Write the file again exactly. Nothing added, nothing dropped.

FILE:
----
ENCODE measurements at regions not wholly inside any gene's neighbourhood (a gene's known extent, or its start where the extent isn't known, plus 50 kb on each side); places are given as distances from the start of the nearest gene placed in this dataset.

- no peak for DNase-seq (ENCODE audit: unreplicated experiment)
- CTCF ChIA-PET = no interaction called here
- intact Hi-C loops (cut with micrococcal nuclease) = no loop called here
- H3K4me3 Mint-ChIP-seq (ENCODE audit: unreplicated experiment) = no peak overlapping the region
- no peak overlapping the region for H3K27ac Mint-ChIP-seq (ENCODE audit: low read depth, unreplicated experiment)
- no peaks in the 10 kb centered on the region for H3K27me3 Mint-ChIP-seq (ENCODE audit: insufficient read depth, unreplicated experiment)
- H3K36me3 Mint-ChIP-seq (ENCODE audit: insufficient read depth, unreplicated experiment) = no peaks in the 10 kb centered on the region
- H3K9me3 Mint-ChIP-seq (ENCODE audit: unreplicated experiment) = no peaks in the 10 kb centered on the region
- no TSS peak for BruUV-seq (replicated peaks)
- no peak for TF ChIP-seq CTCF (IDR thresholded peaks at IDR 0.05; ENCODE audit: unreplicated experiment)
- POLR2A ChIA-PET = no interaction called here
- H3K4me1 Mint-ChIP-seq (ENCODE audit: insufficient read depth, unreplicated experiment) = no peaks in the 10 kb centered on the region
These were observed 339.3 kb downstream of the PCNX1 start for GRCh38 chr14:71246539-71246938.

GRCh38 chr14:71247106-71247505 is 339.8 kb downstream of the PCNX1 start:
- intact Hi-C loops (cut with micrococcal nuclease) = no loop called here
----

ENCODE measurements at regions not wholly inside any gene's neighbourhood (a gene's known extent, or its start where the extent isn't known, plus 50 kb on each side); places are given as distances from the start of the nearest gene placed in this dataset.

- no peak for DNase-seq (ENCODE audit: unreplicated experiment)
- CTCF ChIA-PET = no interaction called here
- intact Hi-C loops (cut with micrococcal nuclease) = no loop called here
- H3K4me3 Mint-ChIP-seq (ENCODE audit: unreplicated experiment) = no peak overlapping the region
- no peak overlapping the region for H3K27ac Mint-ChIP-seq (ENCODE audit: low read depth, unreplicated experiment)
- no peaks in the 10 kb centered on the region for H3K27me3 Mint-ChIP-seq (ENCODE audit: insufficient read depth, unreplicated experiment)
- H3K36me3 Mint-ChIP-seq (ENCODE audit: insufficient read depth, unreplicated experiment) = no peaks in the 10 kb centered on the region
- H3K9me3 Mint-ChIP-seq (ENCODE audit: unreplicated experiment) = no peaks in the 10 kb centered on the region
- no TSS peak for BruUV-seq (replicated peaks)
- no peak for TF ChIP-seq CTCF (IDR thresholded peaks at IDR 0.05; ENCODE audit: unreplicated experiment)
- POLR2A ChIA-PET = no interaction called here
- H3K4me1 Mint-ChIP-seq (ENCODE audit: insufficient read depth, unreplicated experiment) = no peaks in the 10 kb centered on the region
These were observed 339.3 kb downstream of the PCNX1 start for GRCh38 chr14:71246539-71246938.

GRCh38 chr14:71247106-71247505 is 339.8 kb downstream of the PCNX1 start:
- intact Hi-C loops (cut with micrococcal nuclease) = no loop called here